Admitted, it sounds a bit like science fiction. The University of the West of England (UWE Bristol) created energy generating and wastewater recycling bricks which are incorporated in housing or public buildings. The smart living bricks are compatible with each other. According to the scientists, it is possible to create bioreactor walls with them. A further feature for green buildings.
Living bricks generate electricity from sunlight
Within the framework of the pan-European ‘Living Architecture’ (LIAR) project led by Newcastle University, the project aims to tackle global sustainability issues with expertise from the fields of living architecture, engineering and computing.
“The best way to describe what we’re trying to create is a ‘biomechanical cow’s stomach’,” said Rachel Armstrong, Professor of Experimental Architecture at Newcastle University, UK, who is co-ordinating the project. “It contains different chambers, each processing organic waste for a different, but overall related, purpose – like a digestive system for your home or your office.
Bio-reactors filled with microbial cells and algae are used to produce the smart living bricks
Containing microbial fuel cells (MFCs), each block is filled with programmable synthetic microorganisms. MFCs are bio-electrochemical systems and can be regarded as a clean and efficient method of energy production in mild conditions, 20 °C to 40 °C and a pH of around 7. With the help of interactions between in nature found bacteria and mimicking bacterial, it is possible to drive a current. The electrons can be transferred via chemicals from the bacteria in the cell to the anode with mediated MFCs. It is possible to transfer electrons directly to the anode with unmediated MFCs. A variety of chosen microorganisms are able to clean water, reclaim phosphate, generate electricity and produce new detergents.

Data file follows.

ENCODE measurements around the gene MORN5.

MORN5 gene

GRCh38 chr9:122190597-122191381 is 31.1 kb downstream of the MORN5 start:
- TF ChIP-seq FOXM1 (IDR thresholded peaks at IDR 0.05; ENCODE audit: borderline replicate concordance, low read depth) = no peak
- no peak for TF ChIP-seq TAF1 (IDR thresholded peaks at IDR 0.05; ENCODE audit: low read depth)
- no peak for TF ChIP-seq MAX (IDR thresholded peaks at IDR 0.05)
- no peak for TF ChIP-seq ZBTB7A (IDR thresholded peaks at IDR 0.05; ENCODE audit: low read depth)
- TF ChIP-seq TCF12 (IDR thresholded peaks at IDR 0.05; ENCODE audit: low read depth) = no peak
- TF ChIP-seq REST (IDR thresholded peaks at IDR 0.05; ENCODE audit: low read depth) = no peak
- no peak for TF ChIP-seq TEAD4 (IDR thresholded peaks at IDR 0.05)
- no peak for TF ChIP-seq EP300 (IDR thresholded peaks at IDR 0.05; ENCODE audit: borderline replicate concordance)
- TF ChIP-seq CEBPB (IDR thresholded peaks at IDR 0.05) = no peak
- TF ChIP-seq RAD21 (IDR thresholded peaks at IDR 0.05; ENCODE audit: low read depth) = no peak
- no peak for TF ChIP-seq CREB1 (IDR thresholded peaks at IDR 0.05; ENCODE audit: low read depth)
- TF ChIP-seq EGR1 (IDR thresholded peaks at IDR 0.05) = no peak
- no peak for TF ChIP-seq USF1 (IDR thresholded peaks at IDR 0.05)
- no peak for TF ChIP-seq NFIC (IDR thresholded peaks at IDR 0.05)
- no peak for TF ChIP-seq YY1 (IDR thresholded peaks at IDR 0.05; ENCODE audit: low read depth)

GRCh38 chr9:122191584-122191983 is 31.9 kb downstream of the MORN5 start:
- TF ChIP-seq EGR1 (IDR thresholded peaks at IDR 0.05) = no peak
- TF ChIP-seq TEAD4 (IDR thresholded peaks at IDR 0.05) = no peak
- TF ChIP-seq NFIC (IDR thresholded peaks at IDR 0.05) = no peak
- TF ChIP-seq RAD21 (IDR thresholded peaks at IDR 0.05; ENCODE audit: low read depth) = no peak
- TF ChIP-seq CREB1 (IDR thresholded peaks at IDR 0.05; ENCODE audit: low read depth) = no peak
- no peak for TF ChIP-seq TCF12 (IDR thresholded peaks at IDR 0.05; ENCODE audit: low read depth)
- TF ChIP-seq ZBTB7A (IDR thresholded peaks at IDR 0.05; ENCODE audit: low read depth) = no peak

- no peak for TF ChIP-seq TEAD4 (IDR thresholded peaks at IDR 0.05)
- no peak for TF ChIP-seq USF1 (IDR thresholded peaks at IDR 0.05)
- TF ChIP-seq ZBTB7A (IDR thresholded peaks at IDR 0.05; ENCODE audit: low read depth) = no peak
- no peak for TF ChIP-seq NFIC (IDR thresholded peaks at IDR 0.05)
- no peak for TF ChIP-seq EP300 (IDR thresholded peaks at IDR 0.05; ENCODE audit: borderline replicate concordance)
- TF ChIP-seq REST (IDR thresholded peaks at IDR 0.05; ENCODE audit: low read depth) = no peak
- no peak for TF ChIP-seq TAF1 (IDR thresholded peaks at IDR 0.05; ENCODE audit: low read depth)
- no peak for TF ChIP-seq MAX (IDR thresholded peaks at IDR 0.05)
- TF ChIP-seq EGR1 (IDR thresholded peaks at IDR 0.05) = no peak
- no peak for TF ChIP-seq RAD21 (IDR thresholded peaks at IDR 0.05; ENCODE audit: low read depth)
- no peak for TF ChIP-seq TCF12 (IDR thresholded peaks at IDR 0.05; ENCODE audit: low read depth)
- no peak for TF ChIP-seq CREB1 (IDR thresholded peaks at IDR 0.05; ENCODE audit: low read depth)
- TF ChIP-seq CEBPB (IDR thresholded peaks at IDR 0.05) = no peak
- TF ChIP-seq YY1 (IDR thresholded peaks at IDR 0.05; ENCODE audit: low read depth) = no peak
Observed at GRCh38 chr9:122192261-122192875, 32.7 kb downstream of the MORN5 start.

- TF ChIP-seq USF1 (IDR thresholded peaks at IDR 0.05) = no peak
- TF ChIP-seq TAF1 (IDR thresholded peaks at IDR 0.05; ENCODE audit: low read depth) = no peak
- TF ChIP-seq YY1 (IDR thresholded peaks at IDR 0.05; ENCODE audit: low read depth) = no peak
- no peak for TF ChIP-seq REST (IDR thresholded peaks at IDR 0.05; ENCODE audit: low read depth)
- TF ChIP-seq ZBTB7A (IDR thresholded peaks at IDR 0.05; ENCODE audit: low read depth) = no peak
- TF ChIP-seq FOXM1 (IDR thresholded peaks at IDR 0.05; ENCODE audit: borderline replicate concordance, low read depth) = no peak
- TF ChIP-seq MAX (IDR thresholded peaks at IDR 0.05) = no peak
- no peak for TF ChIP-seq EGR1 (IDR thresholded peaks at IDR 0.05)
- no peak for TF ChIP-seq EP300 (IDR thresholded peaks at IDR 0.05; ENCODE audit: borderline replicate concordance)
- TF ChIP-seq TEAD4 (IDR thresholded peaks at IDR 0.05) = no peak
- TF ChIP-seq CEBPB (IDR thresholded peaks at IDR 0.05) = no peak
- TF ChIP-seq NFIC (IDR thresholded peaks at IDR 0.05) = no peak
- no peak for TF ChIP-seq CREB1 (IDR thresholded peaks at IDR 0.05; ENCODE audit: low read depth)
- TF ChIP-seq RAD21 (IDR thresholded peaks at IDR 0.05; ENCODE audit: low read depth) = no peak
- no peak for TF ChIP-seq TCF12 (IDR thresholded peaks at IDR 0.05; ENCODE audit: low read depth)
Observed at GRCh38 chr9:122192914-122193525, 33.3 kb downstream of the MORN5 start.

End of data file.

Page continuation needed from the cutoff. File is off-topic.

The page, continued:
Living bricks transform buildings into large-scale living organism that addresses environmental and energy needs of the occupants
Furthermore, the chosen microorganisms are able to clean water, reclaim phosphate and produce new detergents. Allegedly, the smart living bricks are even able to monitor and modify air in the building and recognise occupants.
Professor Andrew Adamatzky, LIAR Project Director for UWE Bristol, is leading the UWE Bristol team, said, “The technologies we are developing aim to transform the places where we live and work enabling us co-live with the building.” He adds, “Each smart brick is an electrical analogous computer. A building made of such bricks will be a massive-parallel computing processor.”
Professor Ioannis Ieropoulos, Director of the Bristol Bioenergy Centre (BBiC), at the Bristol Robotics Laboratory at UWE Bristol, said, “Microbial Fuel Cells are energy transducers that exploit the metabolic activity of the constituent microbes to break down organic waste and generate electricity. This is a novel application for MFC modules to be made into actuating building blocks as part of wall structures. This will allow us to explore the possibility of treating household waste, generating useful levels of electricity, and have ‘active programmable’ walls within our living environments.”
The EUR3.2m LIAR (Living Architecture) scheme is co-ordinated by Newcastle University. In addition to scientists from the University of the West of England, the team includes experts from Trento, the Spanish National Research Council; LIQUIFER Systems Group and EXPLORA.